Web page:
Part of the QRT's vision for 'The New Zealand Wars Interpretation Centre at Queen's Redoubt, Pokeno' will be the establishment a purpose-built visitor centre. Ultimately this will be a significant stand-alone building of international quality, but which clearly references this country and the particular stories with which Queen's Redoubt is concerned. The outstanding architectural qualities of the visitor centre will play an important part in the overall visitor attraction. The visitor centre will provide for the following facilities: interpretation centre and museum; New Zealand Wars research centre; café and food outlet; office of Queen's Redoubt Trust; and information centre and toilet facilities
The visitor centre will eventually include:
Because the funds required to build the proposed visitor centre will be substantial and well beyond the capabilities of the Queen's redoubt Trust for many years to come, it was decided to build a more modest visitor centre in a form characteristic of 1860's buildings, as an interim measure. This building has now been erected and includes a meeting room with storage and work areas and an adjacent display area where the story of the NZ Land Wars will be told.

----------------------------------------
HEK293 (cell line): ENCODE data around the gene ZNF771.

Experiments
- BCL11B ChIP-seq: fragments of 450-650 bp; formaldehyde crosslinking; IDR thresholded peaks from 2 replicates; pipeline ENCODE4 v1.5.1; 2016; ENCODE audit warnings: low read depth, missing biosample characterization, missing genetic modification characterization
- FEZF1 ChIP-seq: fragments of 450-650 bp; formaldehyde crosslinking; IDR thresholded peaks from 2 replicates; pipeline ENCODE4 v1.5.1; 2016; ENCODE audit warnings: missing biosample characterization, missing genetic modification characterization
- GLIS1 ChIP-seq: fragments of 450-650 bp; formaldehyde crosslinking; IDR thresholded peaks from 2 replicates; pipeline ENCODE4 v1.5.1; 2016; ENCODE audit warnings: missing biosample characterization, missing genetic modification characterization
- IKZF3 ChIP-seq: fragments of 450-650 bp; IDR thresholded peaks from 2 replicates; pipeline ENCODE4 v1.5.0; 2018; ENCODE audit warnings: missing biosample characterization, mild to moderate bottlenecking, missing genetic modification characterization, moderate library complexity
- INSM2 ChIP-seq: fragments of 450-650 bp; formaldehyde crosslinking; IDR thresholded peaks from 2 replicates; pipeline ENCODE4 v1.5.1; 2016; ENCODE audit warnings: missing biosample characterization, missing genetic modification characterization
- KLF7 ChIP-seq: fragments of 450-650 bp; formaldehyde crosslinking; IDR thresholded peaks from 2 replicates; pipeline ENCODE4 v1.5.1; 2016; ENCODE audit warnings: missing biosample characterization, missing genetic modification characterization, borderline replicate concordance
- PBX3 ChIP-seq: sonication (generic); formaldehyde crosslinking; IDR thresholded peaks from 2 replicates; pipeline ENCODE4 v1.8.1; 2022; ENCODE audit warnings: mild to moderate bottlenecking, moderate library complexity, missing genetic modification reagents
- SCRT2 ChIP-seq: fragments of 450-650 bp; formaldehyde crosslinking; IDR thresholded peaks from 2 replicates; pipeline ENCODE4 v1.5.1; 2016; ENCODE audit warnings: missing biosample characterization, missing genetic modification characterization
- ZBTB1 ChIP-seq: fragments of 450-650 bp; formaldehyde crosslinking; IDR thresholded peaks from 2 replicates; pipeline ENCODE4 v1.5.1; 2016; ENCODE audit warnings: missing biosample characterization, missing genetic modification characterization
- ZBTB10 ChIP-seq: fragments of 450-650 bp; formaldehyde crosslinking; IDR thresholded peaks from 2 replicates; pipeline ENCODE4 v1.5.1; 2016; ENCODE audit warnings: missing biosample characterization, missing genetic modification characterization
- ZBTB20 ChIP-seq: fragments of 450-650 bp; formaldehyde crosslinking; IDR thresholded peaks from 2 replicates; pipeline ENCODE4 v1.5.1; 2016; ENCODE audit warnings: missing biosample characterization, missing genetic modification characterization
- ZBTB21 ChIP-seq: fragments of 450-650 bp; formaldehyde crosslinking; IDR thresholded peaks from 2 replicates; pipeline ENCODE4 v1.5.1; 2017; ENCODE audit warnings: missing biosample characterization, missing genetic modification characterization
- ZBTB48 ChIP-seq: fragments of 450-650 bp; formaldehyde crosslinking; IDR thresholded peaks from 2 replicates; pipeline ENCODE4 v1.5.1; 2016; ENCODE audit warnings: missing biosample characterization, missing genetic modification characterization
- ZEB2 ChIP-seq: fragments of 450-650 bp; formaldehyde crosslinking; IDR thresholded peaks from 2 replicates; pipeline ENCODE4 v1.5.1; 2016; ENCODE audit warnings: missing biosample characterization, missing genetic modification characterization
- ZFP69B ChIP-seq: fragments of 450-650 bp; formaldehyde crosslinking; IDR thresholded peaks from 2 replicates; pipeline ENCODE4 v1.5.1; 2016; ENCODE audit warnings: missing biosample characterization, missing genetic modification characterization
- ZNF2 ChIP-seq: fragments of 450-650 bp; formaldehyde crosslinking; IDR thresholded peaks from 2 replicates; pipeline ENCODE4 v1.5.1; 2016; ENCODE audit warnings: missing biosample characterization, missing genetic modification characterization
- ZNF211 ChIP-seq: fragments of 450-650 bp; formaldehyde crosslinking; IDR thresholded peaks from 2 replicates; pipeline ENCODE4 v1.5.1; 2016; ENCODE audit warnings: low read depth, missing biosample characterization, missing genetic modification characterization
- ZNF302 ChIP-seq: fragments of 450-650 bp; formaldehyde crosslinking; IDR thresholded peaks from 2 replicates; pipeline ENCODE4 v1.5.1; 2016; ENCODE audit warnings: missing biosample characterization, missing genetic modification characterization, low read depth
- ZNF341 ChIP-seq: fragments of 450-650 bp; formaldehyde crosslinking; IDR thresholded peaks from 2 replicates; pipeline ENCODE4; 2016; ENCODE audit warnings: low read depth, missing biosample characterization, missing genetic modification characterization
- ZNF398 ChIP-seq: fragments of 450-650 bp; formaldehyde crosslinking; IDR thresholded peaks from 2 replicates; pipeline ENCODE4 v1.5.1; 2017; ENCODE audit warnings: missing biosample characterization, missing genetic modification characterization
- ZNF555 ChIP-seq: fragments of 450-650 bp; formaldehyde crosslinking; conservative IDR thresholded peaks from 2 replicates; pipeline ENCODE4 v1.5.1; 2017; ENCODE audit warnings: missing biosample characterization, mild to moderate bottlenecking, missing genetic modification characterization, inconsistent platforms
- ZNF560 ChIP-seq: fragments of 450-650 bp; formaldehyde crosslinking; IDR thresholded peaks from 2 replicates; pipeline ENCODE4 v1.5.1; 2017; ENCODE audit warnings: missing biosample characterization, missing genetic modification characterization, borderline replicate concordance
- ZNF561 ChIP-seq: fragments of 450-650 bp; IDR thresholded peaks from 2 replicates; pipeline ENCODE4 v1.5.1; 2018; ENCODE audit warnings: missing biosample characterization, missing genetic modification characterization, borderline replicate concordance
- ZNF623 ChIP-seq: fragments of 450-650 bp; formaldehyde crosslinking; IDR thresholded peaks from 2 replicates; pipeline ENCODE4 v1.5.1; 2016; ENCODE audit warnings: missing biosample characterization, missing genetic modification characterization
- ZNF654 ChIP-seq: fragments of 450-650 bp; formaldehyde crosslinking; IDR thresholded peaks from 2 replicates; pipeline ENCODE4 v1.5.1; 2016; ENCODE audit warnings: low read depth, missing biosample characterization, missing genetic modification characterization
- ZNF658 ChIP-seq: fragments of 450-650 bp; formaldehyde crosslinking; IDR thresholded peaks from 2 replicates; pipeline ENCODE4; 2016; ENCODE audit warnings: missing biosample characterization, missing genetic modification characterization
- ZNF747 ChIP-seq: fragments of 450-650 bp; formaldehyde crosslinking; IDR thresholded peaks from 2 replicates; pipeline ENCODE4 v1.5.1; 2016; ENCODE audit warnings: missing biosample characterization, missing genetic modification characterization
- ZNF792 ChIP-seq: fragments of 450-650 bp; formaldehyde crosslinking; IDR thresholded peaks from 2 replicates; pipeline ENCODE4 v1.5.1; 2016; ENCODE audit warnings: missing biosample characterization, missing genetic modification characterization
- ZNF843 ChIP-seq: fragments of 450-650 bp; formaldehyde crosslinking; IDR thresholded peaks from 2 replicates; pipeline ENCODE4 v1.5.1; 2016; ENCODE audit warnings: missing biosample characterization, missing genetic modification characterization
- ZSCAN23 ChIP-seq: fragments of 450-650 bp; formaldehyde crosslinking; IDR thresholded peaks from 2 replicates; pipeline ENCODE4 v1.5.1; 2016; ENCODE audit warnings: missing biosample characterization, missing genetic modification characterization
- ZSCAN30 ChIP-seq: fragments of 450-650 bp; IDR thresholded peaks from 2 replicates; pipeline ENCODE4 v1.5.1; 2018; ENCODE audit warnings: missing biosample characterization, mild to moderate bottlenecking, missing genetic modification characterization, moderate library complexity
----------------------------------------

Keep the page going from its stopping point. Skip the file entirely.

Outside the redoubt earthworks, and sited for separate access, will be a memorial to all Maori and Pakeha who were killed in the New Zealand Wars. The memorial itself will be subject to a design competition and is intended to be a powerfulremembrance of all who lost their lives in the conflict, so that we are reminded of what they were fighting for and their part in making our country what it is today.
The New Zealand Wars Memorial/Whakamaharatanga is the third major element in the physical development at the Queen's Redoubt site. Those who gave their lives in the wars deserve respect and deserve to be remembered. New Zealanders who lost their livesin overseas wars are rightly known and honoured. Their names are recorded on memorials and in published works. Maori and Pakeha who lost their lives in the New Zealand Wars deserve no less.
There are three parts to the development of the Memorial: